Results from a central bank survey done every quarter showed that Japanese households remain less optimistic about the economy, emphasizing lingering doubts on Prime Minister Shinzo Abe’s stimulus policies and whether is has done enough to boost wages to counter the rising cost of living.
Around 80 percent of the households who participated in the survey do not agree with the rise in prices, highlighting the unsuccessful efforts of the Bank of Japan to heighten expectations with its pledge to achieve 2 percent inflation. While economic growth of Japan pulled ahead of its G7 counterparts in the first half of last year with the help of “Abenomics,” the prime minister’s stimulus policies for investors, it slowed by the third quarter because of soft exports. Analysts believe that the economy will pick up soon as consumers try to surpass a sales tax hike in April, but concerns on long-term effects of the higher tax are already being considered.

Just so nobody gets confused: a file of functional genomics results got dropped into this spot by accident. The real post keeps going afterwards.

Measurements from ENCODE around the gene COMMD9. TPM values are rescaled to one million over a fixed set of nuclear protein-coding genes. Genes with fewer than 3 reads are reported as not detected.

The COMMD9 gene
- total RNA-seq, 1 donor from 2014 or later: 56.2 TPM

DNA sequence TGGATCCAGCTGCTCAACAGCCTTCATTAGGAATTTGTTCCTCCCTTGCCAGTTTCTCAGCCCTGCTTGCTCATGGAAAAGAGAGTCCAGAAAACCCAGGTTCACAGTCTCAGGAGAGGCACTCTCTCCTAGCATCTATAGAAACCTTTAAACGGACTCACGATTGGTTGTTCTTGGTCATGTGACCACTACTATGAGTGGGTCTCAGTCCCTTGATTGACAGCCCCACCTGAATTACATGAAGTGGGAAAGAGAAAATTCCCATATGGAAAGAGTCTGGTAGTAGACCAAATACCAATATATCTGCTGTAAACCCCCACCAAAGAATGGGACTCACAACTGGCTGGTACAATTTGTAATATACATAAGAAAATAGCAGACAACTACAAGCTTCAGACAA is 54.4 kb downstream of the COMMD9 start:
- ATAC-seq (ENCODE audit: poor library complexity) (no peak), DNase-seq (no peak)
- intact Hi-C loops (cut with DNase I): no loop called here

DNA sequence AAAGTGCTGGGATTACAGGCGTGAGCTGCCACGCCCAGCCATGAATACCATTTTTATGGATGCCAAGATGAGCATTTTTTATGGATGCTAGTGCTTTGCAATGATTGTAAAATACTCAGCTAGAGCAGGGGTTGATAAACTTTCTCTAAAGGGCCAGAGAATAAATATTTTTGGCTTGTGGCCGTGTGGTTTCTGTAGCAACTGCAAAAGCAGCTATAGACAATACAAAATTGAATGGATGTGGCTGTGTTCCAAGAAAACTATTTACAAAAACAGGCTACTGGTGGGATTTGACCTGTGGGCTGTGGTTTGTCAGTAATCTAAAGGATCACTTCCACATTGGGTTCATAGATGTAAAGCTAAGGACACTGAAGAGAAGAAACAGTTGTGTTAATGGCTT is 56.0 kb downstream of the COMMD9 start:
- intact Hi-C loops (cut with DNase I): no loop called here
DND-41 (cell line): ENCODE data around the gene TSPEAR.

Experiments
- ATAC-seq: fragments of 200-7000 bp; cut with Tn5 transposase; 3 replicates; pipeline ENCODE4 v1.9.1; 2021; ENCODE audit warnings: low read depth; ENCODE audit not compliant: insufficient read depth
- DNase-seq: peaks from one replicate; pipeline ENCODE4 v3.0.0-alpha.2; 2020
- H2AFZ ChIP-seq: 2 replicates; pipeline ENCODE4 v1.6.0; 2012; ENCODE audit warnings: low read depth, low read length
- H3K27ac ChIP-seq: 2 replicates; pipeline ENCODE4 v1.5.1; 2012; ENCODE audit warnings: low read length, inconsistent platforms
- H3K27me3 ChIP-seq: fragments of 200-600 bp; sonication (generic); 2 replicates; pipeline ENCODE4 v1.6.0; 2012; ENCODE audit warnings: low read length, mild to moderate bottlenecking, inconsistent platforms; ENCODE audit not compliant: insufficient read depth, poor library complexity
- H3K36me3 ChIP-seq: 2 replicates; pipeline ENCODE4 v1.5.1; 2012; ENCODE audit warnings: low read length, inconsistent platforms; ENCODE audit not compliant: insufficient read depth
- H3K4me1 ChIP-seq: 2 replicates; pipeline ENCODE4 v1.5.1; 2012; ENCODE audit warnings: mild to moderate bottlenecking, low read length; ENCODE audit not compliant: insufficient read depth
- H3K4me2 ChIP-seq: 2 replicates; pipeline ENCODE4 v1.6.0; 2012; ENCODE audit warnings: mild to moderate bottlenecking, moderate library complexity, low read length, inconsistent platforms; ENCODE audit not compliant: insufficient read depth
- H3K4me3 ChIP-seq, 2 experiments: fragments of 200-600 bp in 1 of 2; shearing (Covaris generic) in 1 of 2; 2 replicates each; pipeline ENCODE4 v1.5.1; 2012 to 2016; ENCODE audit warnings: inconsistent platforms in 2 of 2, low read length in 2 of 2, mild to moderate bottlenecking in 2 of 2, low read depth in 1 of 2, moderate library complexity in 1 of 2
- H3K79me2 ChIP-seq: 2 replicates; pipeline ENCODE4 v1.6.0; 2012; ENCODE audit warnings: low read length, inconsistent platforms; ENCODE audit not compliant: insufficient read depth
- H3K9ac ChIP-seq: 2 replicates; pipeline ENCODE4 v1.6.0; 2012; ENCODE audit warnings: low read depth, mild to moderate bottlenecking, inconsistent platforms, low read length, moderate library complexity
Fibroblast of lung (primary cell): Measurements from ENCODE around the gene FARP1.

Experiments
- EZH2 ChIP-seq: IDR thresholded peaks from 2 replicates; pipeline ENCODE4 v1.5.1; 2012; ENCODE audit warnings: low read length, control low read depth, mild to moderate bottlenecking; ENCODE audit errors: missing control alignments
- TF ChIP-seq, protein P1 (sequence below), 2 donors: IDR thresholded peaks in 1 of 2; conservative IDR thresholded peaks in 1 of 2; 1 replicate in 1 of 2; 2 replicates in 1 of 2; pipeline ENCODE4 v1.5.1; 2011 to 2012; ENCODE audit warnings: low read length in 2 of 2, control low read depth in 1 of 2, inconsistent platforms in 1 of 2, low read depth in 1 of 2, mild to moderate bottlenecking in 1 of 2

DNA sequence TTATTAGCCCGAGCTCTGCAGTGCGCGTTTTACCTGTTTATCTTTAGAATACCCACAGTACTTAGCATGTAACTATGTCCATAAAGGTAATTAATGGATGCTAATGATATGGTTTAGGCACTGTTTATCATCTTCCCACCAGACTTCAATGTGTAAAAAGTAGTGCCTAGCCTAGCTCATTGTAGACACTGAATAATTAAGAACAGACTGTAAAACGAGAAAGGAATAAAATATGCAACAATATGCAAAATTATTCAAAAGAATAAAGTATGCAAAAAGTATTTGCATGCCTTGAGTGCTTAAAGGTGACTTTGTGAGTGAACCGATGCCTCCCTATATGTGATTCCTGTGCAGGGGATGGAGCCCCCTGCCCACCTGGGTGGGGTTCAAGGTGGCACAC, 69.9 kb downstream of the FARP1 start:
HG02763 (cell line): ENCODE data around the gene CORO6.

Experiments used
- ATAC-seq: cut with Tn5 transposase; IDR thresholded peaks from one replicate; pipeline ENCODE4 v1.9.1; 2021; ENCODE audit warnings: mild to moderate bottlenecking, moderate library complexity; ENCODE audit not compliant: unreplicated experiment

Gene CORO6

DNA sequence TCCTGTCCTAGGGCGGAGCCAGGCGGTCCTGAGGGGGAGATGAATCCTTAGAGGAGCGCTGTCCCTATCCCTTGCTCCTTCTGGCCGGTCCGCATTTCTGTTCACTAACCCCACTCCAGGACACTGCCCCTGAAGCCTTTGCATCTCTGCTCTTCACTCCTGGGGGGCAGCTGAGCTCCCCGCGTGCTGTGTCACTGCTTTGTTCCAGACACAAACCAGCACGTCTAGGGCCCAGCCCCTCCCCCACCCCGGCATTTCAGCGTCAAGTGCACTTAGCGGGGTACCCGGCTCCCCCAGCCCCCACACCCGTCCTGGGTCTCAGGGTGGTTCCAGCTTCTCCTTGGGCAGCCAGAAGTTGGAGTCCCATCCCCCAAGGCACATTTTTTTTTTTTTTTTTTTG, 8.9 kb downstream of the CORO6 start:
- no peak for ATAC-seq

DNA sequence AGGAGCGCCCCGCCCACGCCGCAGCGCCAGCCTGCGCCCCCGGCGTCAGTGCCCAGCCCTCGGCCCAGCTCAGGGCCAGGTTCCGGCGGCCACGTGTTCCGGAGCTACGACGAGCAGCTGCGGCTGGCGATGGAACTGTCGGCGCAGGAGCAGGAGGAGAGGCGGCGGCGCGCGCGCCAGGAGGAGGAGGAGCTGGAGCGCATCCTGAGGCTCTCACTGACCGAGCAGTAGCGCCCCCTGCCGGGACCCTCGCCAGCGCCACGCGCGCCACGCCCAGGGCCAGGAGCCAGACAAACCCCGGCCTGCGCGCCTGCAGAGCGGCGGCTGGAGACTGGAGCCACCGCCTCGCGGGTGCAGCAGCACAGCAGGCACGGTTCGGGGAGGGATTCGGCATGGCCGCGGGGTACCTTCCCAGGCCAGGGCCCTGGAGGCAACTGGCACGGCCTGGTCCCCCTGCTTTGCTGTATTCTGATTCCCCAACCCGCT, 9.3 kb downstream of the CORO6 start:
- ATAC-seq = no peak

The survey showed that outlook in the current state of economy and the year ahead deteriorated in December from three months ago, suggesting that consumers may already be worried with the impending tax hike. 80.9 percent of the households say they expect prices to rise in a year, down from 83 percent three months ago. Out of those who expect it to rise, 80.3 percent do not agree with it, while 3.8 percent sees it as favorable. A previous survey conducted in September showed 80.9 percent of the households see the increase in prices as unfavorable.
Abe’s stimulus policies included BOJ’s monetary stimulus in April and promising to accelerate inflation to 2 percent in two years by buying assets. It also strengthened stock prices, brightened the down business mood and weakened the yen. The weakening yen helped boost import costs, which caused consumer price to rise by 1.2 percent in November and all analysts are in agreement in saying that increases in wages are needed to accelerate inflation and to sustain the momentum gained from household spending. Though the government continues to encourage companies to increase employees’ salary, a lot remain unwilling of increasing the regular pay and instead compensates by giving temporary bonuses.
[via Economic Times]
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